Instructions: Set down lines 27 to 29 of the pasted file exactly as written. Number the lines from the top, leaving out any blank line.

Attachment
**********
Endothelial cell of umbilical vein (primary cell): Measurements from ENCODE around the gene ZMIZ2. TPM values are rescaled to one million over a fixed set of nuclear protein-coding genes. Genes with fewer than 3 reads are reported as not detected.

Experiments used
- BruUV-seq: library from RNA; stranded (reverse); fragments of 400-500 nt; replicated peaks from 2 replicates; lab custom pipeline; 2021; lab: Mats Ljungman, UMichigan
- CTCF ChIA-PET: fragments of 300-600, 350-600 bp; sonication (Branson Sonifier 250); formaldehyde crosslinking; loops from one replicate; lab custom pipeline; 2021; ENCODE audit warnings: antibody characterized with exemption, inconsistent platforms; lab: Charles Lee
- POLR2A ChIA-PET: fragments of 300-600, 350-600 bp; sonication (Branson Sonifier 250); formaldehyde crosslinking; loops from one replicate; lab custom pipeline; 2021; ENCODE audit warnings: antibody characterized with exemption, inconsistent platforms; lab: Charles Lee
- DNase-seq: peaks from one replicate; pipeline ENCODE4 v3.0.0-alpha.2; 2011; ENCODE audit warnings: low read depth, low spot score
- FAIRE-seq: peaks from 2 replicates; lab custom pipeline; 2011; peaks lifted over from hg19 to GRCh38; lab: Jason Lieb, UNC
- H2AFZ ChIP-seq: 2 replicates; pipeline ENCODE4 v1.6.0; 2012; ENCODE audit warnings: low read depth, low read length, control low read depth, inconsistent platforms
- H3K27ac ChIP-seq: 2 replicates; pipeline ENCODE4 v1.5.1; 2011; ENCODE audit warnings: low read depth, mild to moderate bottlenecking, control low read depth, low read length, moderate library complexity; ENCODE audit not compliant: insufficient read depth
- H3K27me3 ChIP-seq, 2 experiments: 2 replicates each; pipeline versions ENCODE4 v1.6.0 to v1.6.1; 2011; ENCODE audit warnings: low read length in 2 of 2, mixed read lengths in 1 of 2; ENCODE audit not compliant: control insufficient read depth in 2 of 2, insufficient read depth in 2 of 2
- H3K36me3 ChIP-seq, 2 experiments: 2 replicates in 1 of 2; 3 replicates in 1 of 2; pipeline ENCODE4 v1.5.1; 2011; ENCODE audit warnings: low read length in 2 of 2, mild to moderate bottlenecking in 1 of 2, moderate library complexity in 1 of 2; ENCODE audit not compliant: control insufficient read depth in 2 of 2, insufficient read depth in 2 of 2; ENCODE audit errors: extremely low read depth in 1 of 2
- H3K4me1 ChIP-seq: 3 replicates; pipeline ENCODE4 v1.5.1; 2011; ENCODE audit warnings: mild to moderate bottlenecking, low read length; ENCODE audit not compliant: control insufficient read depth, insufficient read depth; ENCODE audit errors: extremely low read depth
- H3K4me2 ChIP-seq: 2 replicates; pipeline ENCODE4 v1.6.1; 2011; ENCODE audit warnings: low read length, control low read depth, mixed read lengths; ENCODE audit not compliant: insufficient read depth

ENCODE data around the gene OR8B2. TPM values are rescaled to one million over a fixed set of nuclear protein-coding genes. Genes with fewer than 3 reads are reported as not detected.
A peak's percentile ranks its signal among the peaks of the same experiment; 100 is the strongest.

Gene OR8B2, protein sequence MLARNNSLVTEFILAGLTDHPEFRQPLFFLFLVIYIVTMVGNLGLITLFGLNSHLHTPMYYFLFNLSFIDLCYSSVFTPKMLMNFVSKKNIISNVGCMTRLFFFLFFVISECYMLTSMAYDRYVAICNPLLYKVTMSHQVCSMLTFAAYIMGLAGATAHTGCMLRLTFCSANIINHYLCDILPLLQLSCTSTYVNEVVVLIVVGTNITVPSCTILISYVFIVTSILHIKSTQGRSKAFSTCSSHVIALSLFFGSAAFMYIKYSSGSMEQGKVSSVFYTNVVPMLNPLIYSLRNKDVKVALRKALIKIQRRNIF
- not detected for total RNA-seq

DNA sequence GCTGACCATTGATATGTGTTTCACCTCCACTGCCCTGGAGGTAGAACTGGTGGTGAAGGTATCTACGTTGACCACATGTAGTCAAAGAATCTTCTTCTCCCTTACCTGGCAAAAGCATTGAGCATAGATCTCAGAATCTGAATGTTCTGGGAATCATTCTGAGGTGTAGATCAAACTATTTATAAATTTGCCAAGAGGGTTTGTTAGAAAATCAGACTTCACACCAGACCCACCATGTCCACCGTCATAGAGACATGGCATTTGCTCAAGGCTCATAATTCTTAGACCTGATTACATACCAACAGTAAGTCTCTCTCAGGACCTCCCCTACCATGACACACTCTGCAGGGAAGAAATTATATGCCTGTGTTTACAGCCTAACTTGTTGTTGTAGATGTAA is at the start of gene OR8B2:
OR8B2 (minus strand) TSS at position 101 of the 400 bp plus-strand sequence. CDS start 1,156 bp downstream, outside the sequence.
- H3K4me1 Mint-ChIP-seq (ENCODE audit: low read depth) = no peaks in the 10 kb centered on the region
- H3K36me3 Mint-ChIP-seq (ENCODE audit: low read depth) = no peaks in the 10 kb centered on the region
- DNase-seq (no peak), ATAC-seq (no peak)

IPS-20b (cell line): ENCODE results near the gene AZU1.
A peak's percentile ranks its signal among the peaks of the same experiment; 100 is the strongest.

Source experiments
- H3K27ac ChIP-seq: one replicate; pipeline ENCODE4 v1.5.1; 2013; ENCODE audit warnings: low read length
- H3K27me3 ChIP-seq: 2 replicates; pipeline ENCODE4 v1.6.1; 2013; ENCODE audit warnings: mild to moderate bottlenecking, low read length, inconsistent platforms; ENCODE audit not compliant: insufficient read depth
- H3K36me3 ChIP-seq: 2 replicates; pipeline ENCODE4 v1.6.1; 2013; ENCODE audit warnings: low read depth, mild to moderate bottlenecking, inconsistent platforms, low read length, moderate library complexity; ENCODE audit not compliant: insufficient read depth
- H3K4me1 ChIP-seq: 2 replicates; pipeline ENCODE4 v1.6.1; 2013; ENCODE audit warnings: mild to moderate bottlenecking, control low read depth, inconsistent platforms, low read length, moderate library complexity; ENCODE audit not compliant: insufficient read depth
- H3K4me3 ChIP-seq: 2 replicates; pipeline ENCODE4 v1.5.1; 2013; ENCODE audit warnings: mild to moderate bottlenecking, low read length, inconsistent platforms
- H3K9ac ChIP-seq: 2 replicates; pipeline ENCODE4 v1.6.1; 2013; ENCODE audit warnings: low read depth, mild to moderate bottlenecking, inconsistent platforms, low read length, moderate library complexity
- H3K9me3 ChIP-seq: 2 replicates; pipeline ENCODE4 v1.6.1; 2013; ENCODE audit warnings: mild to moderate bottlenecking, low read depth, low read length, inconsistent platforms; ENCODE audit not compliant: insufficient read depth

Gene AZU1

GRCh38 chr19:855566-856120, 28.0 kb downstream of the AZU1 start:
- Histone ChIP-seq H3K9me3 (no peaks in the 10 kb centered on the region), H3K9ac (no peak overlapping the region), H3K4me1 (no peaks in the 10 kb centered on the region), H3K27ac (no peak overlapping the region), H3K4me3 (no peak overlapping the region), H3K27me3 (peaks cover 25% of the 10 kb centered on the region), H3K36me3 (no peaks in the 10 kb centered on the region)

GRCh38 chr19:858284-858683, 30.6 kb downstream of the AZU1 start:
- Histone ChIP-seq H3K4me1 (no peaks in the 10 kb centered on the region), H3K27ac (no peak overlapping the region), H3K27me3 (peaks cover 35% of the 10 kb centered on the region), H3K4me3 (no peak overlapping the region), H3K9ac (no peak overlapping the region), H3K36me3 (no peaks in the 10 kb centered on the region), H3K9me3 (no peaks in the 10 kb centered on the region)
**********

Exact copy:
- H3K27me3 ChIP-seq: 2 replicates; pipeline ENCODE4 v1.6.1; 2013; ENCODE audit warnings: mild to moderate bottlenecking, low read length, inconsistent platforms; ENCODE audit not compliant: insufficient read depth
- H3K36me3 ChIP-seq: 2 replicates; pipeline ENCODE4 v1.6.1; 2013; ENCODE audit warnings: low read depth, mild to moderate bottlenecking, inconsistent platforms, low read length, moderate library complexity; ENCODE audit not compliant: insufficient read depth
- H3K4me1 ChIP-seq: 2 replicates; pipeline ENCODE4 v1.6.1; 2013; ENCODE audit warnings: mild to moderate bottlenecking, control low read depth, inconsistent platforms, low read length, moderate library complexity; ENCODE audit not compliant: insufficient read depth